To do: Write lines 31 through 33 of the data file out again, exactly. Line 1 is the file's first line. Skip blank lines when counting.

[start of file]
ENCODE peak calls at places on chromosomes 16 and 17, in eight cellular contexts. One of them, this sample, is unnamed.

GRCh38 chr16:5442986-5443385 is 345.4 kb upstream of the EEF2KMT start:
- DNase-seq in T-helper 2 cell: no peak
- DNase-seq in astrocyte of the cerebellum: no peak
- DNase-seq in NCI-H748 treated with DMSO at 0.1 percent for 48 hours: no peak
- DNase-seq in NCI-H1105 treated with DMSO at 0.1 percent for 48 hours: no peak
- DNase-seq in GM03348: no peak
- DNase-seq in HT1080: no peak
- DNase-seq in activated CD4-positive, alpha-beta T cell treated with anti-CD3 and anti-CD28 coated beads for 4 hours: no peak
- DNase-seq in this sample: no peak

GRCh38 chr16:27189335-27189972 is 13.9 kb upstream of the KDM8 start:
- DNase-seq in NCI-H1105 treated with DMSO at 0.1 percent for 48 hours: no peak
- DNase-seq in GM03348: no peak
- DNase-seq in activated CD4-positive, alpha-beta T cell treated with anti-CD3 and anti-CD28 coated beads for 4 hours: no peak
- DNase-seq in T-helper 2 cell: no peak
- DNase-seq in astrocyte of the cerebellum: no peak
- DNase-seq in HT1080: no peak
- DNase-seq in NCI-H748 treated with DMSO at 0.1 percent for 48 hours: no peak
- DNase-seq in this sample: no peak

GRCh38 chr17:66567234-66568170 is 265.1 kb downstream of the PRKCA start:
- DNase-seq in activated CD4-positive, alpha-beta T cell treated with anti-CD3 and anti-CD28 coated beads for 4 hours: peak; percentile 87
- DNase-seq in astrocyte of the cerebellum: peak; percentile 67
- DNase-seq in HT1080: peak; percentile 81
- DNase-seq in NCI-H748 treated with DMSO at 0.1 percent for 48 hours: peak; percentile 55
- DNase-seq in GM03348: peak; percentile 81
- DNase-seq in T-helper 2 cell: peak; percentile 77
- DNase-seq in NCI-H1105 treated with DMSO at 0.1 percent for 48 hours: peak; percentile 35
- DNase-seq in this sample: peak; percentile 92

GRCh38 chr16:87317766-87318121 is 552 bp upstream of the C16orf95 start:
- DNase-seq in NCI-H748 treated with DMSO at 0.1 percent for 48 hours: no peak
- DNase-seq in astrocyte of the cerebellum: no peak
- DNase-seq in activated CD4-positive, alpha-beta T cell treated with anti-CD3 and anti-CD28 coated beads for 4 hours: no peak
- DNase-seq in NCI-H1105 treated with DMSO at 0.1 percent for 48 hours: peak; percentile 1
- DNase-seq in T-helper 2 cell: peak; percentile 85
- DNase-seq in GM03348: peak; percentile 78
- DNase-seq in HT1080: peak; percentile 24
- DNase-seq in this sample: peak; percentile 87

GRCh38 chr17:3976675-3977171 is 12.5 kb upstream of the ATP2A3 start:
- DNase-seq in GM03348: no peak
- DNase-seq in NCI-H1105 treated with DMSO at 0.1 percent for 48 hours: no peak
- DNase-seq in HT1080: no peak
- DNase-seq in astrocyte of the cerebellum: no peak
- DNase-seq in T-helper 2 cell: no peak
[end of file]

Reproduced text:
- DNase-seq in astrocyte of the cerebellum: no peak
- DNase-seq in activated CD4-positive, alpha-beta T cell treated with anti-CD3 and anti-CD28 coated beads for 4 hours: no peak
- DNase-seq in NCI-H1105 treated with DMSO at 0.1 percent for 48 hours: peak; percentile 1